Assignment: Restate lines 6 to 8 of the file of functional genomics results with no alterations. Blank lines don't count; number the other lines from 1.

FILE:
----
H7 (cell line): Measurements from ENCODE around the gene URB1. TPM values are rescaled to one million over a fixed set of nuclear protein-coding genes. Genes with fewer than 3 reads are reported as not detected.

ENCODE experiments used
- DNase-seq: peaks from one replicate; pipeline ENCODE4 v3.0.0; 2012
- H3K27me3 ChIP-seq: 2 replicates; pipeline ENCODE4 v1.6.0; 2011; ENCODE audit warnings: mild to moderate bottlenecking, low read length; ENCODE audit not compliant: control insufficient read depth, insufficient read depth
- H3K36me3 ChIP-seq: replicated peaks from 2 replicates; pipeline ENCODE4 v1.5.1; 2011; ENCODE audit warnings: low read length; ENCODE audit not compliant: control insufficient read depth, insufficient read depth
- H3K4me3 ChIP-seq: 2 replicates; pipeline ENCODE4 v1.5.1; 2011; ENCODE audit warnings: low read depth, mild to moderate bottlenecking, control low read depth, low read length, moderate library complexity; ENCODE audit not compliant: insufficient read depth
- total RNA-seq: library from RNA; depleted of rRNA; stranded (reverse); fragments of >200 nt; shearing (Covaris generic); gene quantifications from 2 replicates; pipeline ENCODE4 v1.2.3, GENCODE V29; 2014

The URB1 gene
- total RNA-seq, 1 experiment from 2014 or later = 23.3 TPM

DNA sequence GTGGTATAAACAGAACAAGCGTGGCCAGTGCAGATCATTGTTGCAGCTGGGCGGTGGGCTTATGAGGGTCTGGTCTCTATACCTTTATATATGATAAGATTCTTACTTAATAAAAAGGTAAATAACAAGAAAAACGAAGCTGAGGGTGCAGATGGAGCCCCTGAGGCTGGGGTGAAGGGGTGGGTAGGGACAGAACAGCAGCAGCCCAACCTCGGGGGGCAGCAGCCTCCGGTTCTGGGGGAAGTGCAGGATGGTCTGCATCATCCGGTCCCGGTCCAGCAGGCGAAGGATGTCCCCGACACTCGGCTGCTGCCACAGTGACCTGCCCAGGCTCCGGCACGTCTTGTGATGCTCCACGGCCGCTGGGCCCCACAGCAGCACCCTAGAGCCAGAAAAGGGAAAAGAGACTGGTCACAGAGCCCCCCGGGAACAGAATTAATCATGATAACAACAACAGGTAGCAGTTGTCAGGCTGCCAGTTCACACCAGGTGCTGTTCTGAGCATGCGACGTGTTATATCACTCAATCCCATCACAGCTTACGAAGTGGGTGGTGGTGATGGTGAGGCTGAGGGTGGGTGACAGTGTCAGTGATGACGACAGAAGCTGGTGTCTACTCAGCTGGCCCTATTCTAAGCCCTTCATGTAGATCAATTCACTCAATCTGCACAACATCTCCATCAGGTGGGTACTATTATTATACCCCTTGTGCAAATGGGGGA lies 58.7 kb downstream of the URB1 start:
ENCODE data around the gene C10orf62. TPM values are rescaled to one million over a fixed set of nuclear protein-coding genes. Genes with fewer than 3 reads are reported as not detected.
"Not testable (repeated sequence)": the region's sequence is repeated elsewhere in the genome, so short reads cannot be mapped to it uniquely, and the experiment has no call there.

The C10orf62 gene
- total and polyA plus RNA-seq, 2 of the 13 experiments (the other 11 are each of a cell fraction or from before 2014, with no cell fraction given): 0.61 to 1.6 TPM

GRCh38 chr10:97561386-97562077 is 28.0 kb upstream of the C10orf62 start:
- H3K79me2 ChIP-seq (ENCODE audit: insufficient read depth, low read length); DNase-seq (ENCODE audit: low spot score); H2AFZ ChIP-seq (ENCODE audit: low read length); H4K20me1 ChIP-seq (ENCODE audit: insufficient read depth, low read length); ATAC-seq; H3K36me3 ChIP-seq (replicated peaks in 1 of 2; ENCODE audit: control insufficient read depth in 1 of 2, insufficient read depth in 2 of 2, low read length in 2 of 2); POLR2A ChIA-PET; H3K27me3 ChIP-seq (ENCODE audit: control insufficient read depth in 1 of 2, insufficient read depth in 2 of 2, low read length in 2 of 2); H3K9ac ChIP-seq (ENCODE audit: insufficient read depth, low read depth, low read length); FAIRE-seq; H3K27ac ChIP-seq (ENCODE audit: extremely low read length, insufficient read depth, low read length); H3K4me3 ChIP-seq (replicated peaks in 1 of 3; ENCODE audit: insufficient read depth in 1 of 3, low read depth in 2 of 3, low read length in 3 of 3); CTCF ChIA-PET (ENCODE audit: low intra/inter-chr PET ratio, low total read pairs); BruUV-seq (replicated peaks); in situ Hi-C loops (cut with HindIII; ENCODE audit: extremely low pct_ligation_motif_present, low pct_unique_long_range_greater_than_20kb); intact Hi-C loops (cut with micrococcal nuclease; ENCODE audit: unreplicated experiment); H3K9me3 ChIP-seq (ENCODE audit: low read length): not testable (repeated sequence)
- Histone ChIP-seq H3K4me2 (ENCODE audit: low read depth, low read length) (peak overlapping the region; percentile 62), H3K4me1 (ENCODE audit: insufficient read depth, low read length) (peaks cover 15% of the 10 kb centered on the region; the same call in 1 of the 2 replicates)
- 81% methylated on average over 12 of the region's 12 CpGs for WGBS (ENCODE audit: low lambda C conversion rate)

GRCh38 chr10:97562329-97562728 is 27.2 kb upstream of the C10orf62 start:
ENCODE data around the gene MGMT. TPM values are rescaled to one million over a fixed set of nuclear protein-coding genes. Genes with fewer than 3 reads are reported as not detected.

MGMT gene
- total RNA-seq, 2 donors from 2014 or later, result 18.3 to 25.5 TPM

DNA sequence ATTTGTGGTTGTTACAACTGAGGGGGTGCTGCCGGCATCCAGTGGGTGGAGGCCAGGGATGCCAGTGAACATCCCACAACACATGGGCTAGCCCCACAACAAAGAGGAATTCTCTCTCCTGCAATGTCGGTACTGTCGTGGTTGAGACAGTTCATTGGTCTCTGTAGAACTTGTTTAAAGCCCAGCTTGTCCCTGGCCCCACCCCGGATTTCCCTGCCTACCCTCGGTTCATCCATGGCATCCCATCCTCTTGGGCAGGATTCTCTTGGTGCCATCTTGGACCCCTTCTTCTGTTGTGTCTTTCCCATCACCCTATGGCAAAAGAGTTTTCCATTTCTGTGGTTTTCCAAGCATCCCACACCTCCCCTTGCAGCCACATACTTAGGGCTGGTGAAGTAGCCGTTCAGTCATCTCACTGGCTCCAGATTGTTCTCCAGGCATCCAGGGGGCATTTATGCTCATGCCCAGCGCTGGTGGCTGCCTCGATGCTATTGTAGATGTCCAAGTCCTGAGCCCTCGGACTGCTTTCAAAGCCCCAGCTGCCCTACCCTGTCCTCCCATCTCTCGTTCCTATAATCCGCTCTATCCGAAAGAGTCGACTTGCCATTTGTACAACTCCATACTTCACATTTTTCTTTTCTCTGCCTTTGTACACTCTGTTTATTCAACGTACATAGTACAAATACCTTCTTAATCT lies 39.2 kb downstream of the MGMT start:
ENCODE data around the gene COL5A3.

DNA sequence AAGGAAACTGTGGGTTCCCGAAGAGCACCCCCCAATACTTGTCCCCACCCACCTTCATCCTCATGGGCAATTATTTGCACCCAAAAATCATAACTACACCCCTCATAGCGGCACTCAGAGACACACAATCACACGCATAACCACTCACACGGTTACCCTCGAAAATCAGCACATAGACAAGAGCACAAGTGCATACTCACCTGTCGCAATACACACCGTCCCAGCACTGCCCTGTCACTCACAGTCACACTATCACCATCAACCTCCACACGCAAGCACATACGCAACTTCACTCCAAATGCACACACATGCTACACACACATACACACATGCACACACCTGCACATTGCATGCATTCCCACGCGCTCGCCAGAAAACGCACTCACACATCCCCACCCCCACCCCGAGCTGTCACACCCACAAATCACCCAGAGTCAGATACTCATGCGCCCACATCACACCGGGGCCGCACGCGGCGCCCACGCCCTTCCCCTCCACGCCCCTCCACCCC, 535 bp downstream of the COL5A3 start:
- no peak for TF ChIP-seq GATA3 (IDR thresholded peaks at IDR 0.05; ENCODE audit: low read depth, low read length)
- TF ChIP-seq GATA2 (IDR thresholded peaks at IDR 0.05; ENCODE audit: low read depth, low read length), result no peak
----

- H3K4me3 ChIP-seq: 2 replicates; pipeline ENCODE4 v1.5.1; 2011; ENCODE audit warnings: low read depth, mild to moderate bottlenecking, control low read depth, low read length, moderate library complexity; ENCODE audit not compliant: insufficient read depth
- total RNA-seq: library from RNA; depleted of rRNA; stranded (reverse); fragments of >200 nt; shearing (Covaris generic); gene quantifications from 2 replicates; pipeline ENCODE4 v1.2.3, GENCODE V29; 2014

The URB1 gene